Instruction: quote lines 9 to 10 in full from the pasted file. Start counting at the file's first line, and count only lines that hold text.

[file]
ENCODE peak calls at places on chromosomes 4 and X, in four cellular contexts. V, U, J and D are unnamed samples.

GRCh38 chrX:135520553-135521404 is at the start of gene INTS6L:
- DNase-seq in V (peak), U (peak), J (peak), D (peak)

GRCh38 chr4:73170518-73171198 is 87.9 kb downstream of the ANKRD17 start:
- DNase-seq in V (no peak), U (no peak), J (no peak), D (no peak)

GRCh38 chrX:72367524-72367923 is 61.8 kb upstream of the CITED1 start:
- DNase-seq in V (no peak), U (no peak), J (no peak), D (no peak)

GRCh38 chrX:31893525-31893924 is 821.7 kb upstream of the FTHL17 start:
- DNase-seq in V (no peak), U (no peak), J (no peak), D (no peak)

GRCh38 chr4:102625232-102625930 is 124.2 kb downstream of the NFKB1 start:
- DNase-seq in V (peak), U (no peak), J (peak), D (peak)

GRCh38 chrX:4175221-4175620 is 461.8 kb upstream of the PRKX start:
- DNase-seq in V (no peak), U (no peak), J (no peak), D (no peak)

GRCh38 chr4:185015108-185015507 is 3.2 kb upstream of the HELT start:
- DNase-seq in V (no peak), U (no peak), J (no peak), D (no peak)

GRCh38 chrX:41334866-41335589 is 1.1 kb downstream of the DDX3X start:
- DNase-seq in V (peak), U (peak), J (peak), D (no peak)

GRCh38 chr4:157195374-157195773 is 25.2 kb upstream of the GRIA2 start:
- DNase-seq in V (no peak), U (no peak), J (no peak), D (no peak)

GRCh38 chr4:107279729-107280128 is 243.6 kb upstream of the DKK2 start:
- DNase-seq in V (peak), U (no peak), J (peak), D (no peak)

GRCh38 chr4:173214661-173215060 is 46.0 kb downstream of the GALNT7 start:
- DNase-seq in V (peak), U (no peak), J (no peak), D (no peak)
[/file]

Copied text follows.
- DNase-seq in V (no peak), U (no peak), J (no peak), D (no peak)

GRCh38 chr4:102625232-102625930 is 124.2 kb downstream of the NFKB1 start: